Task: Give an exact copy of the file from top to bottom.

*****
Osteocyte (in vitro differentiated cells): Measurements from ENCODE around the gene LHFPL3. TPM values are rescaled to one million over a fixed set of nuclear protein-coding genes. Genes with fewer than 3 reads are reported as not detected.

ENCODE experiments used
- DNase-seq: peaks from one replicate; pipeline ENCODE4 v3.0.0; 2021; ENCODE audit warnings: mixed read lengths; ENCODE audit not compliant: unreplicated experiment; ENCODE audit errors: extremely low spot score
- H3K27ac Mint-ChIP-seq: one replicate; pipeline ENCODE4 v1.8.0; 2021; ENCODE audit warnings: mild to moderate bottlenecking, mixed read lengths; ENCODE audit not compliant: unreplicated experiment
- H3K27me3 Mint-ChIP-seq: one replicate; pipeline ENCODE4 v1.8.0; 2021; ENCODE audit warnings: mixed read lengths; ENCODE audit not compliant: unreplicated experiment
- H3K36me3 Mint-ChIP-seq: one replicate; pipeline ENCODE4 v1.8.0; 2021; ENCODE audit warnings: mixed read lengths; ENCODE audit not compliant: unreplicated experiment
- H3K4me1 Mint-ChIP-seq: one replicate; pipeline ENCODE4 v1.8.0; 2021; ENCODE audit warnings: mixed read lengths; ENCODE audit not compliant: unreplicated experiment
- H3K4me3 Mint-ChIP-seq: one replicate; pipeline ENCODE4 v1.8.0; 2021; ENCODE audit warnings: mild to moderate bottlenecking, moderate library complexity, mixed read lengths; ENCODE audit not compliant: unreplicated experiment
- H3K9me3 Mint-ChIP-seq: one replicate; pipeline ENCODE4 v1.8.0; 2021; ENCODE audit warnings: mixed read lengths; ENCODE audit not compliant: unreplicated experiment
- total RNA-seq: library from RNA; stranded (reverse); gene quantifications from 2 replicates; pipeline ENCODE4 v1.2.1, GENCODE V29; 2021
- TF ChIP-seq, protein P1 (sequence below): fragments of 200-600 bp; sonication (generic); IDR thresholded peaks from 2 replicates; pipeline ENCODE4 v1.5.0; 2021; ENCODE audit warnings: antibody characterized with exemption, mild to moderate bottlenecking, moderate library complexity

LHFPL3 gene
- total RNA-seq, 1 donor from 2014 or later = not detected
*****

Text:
Osteocyte (in vitro differentiated cells): Measurements from ENCODE around the gene LHFPL3. TPM values are rescaled to one million over a fixed set of nuclear protein-coding genes. Genes with fewer than 3 reads are reported as not detected.

ENCODE experiments used
- DNase-seq: peaks from one replicate; pipeline ENCODE4 v3.0.0; 2021; ENCODE audit warnings: mixed read lengths; ENCODE audit not compliant: unreplicated experiment; ENCODE audit errors: extremely low spot score
- H3K27ac Mint-ChIP-seq: one replicate; pipeline ENCODE4 v1.8.0; 2021; ENCODE audit warnings: mild to moderate bottlenecking, mixed read lengths; ENCODE audit not compliant: unreplicated experiment
- H3K27me3 Mint-ChIP-seq: one replicate; pipeline ENCODE4 v1.8.0; 2021; ENCODE audit warnings: mixed read lengths; ENCODE audit not compliant: unreplicated experiment
- H3K36me3 Mint-ChIP-seq: one replicate; pipeline ENCODE4 v1.8.0; 2021; ENCODE audit warnings: mixed read lengths; ENCODE audit not compliant: unreplicated experiment
- H3K4me1 Mint-ChIP-seq: one replicate; pipeline ENCODE4 v1.8.0; 2021; ENCODE audit warnings: mixed read lengths; ENCODE audit not compliant: unreplicated experiment
- H3K4me3 Mint-ChIP-seq: one replicate; pipeline ENCODE4 v1.8.0; 2021; ENCODE audit warnings: mild to moderate bottlenecking, moderate library complexity, mixed read lengths; ENCODE audit not compliant: unreplicated experiment
- H3K9me3 Mint-ChIP-seq: one replicate; pipeline ENCODE4 v1.8.0; 2021; ENCODE audit warnings: mixed read lengths; ENCODE audit not compliant: unreplicated experiment
- total RNA-seq: library from RNA; stranded (reverse); gene quantifications from 2 replicates; pipeline ENCODE4 v1.2.1, GENCODE V29; 2021
- TF ChIP-seq, protein P1 (sequence below): fragments of 200-600 bp; sonication (generic); IDR thresholded peaks from 2 replicates; pipeline ENCODE4 v1.5.0; 2021; ENCODE audit warnings: antibody characterized with exemption, mild to moderate bottlenecking, moderate library complexity

LHFPL3 gene
- total RNA-seq, 1 donor from 2014 or later = not detected